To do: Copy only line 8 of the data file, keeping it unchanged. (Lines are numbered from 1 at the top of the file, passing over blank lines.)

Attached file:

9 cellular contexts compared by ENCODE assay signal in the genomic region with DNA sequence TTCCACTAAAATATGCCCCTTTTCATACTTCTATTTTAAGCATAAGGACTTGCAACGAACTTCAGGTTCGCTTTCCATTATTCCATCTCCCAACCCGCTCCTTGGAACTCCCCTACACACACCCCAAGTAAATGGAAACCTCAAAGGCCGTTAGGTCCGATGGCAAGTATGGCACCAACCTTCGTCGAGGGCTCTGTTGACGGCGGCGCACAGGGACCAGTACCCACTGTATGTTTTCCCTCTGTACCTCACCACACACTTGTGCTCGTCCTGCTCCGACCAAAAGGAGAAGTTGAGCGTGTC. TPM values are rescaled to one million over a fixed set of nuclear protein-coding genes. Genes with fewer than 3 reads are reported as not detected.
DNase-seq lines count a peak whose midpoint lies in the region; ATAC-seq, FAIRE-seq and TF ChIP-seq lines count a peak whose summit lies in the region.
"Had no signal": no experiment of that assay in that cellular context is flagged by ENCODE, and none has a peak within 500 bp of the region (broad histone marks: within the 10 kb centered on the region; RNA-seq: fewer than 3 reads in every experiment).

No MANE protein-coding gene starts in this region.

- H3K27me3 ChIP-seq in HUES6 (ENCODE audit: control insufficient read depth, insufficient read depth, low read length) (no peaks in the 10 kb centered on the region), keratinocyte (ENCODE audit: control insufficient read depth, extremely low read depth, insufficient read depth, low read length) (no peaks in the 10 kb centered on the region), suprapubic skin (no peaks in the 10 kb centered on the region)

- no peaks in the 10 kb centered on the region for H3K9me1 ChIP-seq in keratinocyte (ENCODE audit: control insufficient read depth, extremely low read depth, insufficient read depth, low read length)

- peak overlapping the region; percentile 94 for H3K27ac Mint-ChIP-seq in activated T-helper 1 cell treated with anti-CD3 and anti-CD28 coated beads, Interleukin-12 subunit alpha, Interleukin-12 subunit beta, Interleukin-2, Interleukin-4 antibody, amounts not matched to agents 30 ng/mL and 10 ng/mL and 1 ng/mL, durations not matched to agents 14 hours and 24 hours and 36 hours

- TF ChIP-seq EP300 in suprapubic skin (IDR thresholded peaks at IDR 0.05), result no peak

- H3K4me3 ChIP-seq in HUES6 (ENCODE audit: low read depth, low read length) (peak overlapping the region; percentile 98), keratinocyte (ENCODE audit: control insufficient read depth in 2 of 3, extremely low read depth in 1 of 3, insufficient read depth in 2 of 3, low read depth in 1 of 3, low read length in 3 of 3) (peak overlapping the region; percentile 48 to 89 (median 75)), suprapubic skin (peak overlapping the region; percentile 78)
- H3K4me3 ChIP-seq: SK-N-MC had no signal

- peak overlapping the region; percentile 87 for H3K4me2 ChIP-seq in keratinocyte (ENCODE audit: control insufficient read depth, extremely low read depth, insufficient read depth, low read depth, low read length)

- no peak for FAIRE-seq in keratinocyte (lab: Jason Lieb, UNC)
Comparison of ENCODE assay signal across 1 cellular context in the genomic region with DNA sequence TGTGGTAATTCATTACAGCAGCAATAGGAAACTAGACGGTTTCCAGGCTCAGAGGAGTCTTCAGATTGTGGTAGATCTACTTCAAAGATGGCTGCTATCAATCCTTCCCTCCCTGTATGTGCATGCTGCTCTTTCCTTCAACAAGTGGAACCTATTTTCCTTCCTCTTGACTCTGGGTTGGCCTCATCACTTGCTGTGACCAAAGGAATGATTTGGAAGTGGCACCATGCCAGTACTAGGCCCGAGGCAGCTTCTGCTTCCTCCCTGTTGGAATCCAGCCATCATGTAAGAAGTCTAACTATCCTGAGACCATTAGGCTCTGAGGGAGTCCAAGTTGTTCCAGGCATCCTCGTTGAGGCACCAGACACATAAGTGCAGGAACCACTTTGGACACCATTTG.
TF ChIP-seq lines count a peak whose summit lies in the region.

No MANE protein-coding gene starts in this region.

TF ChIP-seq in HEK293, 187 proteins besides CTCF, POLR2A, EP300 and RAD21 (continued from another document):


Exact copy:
- TF ChIP-seq EP300 in suprapubic skin (IDR thresholded peaks at IDR 0.05), result no peak